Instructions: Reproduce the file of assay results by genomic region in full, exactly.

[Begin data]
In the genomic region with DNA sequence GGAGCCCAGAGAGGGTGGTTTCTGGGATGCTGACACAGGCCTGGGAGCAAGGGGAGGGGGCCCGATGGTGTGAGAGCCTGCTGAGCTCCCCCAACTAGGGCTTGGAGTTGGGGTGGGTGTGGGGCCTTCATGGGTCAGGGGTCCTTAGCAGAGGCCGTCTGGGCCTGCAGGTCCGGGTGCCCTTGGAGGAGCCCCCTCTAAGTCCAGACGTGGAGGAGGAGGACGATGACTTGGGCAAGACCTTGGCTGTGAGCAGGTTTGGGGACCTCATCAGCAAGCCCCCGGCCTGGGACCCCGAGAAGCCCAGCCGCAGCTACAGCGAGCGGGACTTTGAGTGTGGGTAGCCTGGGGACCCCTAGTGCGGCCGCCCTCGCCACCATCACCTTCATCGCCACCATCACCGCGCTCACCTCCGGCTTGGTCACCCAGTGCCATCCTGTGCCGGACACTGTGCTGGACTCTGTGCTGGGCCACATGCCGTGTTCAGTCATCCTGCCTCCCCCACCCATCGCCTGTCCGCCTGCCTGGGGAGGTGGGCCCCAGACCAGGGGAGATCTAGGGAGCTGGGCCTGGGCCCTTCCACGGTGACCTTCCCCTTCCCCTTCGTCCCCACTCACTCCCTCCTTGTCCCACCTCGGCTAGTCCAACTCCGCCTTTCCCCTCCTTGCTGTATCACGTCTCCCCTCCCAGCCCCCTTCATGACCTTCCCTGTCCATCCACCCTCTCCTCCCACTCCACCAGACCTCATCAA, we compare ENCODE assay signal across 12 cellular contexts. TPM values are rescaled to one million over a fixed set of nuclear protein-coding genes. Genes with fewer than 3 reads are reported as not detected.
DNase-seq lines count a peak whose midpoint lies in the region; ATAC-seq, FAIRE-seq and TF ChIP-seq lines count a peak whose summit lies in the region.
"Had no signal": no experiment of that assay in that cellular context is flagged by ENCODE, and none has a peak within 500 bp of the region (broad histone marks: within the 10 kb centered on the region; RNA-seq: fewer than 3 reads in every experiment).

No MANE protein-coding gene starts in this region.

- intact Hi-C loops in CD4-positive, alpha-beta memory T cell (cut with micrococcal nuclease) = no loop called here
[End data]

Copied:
In the genomic region with DNA sequence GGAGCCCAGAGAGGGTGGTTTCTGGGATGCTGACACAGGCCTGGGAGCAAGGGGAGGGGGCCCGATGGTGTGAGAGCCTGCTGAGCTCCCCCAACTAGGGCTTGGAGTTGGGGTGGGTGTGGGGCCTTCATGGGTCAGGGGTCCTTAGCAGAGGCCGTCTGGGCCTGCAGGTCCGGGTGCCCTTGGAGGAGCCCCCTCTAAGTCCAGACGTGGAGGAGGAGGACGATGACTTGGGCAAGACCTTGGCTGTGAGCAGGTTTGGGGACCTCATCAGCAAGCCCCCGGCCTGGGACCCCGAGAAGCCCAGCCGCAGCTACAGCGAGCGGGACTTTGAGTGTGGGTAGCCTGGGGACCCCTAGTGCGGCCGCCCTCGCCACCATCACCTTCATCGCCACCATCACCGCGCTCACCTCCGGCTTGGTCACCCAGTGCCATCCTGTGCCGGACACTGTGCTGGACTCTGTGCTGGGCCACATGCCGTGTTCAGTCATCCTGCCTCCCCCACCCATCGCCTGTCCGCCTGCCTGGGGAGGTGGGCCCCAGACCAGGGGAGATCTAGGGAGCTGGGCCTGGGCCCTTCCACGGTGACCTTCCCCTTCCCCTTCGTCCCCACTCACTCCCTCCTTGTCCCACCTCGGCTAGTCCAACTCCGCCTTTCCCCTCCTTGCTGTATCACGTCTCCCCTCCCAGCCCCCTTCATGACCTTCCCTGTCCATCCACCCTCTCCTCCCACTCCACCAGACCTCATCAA, we compare ENCODE assay signal across 12 cellular contexts. TPM values are rescaled to one million over a fixed set of nuclear protein-coding genes. Genes with fewer than 3 reads are reported as not detected.
DNase-seq lines count a peak whose midpoint lies in the region; ATAC-seq, FAIRE-seq and TF ChIP-seq lines count a peak whose summit lies in the region.
"Had no signal": no experiment of that assay in that cellular context is flagged by ENCODE, and none has a peak within 500 bp of the region (broad histone marks: within the 10 kb centered on the region; RNA-seq: fewer than 3 reads in every experiment).

No MANE protein-coding gene starts in this region.

- intact Hi-C loops in CD4-positive, alpha-beta memory T cell (cut with micrococcal nuclease) = no loop called here